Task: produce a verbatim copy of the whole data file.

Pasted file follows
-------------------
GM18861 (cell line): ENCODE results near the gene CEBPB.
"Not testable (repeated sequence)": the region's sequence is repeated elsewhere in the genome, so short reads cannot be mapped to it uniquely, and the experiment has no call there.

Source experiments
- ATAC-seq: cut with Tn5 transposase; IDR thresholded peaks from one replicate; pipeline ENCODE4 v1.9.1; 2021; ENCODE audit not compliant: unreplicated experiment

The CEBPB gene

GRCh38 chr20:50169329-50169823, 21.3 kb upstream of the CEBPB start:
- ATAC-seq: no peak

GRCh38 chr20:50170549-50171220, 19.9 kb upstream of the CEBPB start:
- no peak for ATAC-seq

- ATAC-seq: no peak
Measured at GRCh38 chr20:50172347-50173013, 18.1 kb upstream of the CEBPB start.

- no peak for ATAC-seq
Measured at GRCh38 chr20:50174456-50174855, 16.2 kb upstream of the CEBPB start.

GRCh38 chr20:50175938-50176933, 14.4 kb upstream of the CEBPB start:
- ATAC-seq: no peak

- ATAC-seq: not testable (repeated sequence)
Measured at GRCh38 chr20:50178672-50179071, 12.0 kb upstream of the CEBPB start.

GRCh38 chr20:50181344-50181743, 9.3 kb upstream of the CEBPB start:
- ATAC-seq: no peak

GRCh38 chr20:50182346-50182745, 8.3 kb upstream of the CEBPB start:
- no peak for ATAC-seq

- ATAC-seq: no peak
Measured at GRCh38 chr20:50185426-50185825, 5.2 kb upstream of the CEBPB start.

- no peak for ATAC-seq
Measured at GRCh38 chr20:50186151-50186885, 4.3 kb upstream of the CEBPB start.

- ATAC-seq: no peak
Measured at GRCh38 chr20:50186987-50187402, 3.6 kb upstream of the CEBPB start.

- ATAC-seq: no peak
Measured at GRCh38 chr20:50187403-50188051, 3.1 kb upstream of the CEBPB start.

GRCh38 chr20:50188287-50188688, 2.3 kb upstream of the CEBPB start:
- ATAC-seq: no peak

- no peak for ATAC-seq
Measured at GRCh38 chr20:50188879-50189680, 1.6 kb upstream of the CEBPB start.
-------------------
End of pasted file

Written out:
GM18861 (cell line): ENCODE results near the gene CEBPB.
"Not testable (repeated sequence)": the region's sequence is repeated elsewhere in the genome, so short reads cannot be mapped to it uniquely, and the experiment has no call there.

Source experiments
- ATAC-seq: cut with Tn5 transposase; IDR thresholded peaks from one replicate; pipeline ENCODE4 v1.9.1; 2021; ENCODE audit not compliant: unreplicated experiment

The CEBPB gene

GRCh38 chr20:50169329-50169823, 21.3 kb upstream of the CEBPB start:
- ATAC-seq: no peak

GRCh38 chr20:50170549-50171220, 19.9 kb upstream of the CEBPB start:
- no peak for ATAC-seq

- ATAC-seq: no peak
Measured at GRCh38 chr20:50172347-50173013, 18.1 kb upstream of the CEBPB start.

- no peak for ATAC-seq
Measured at GRCh38 chr20:50174456-50174855, 16.2 kb upstream of the CEBPB start.

GRCh38 chr20:50175938-50176933, 14.4 kb upstream of the CEBPB start:
- ATAC-seq: no peak

- ATAC-seq: not testable (repeated sequence)
Measured at GRCh38 chr20:50178672-50179071, 12.0 kb upstream of the CEBPB start.

GRCh38 chr20:50181344-50181743, 9.3 kb upstream of the CEBPB start:
- ATAC-seq: no peak

GRCh38 chr20:50182346-50182745, 8.3 kb upstream of the CEBPB start:
- no peak for ATAC-seq

- ATAC-seq: no peak
Measured at GRCh38 chr20:50185426-50185825, 5.2 kb upstream of the CEBPB start.

- no peak for ATAC-seq
Measured at GRCh38 chr20:50186151-50186885, 4.3 kb upstream of the CEBPB start.

- ATAC-seq: no peak
Measured at GRCh38 chr20:50186987-50187402, 3.6 kb upstream of the CEBPB start.

- ATAC-seq: no peak
Measured at GRCh38 chr20:50187403-50188051, 3.1 kb upstream of the CEBPB start.

GRCh38 chr20:50188287-50188688, 2.3 kb upstream of the CEBPB start:
- ATAC-seq: no peak

- no peak for ATAC-seq
Measured at GRCh38 chr20:50188879-50189680, 1.6 kb upstream of the CEBPB start.